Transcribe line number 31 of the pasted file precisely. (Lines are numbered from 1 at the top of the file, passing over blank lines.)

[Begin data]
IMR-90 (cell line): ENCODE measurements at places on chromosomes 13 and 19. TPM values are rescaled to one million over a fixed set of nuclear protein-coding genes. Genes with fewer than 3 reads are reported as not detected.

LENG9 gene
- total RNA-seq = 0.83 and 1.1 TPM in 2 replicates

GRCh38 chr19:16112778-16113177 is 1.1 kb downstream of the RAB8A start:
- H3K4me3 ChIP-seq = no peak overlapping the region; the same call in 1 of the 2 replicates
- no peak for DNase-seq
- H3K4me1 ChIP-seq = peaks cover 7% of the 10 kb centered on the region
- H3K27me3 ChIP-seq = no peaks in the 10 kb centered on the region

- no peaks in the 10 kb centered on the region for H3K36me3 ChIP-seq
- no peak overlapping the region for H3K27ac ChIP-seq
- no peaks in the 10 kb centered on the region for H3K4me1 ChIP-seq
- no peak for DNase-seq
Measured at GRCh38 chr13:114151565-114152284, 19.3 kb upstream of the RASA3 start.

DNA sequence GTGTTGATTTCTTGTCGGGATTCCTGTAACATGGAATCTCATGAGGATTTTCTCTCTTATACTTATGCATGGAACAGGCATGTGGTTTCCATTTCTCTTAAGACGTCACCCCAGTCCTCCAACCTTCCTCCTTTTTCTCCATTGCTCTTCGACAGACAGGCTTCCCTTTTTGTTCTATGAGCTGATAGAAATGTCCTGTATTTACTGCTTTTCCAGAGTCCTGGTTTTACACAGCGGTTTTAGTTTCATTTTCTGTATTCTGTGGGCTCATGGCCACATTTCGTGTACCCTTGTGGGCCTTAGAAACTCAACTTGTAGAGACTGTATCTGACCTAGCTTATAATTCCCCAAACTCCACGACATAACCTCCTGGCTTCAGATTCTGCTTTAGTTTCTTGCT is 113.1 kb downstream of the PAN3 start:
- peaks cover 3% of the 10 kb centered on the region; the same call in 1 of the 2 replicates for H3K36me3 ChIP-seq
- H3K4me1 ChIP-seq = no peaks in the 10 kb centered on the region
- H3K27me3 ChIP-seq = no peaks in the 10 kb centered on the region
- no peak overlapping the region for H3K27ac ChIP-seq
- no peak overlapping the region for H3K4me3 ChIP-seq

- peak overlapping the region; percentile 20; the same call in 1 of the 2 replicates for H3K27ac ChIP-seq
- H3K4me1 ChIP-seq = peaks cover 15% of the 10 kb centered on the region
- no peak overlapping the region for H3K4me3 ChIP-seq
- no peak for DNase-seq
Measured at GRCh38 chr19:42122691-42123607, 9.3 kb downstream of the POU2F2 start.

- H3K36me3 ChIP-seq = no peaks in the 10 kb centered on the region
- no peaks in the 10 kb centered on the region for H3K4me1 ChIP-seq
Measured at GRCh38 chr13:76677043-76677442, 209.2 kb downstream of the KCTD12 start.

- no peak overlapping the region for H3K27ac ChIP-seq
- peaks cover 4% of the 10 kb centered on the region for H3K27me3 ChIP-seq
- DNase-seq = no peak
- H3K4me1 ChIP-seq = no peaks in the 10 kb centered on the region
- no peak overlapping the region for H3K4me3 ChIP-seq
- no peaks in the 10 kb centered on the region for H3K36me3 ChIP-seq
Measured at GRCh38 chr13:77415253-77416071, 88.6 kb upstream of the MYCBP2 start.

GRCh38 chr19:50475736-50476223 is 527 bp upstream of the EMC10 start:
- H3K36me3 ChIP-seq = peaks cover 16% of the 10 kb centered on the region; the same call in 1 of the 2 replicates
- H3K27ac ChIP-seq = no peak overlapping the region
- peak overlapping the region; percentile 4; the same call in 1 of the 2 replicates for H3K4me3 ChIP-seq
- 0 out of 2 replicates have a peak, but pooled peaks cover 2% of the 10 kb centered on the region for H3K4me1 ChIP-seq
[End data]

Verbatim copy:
- H3K4me1 ChIP-seq = no peaks in the 10 kb centered on the region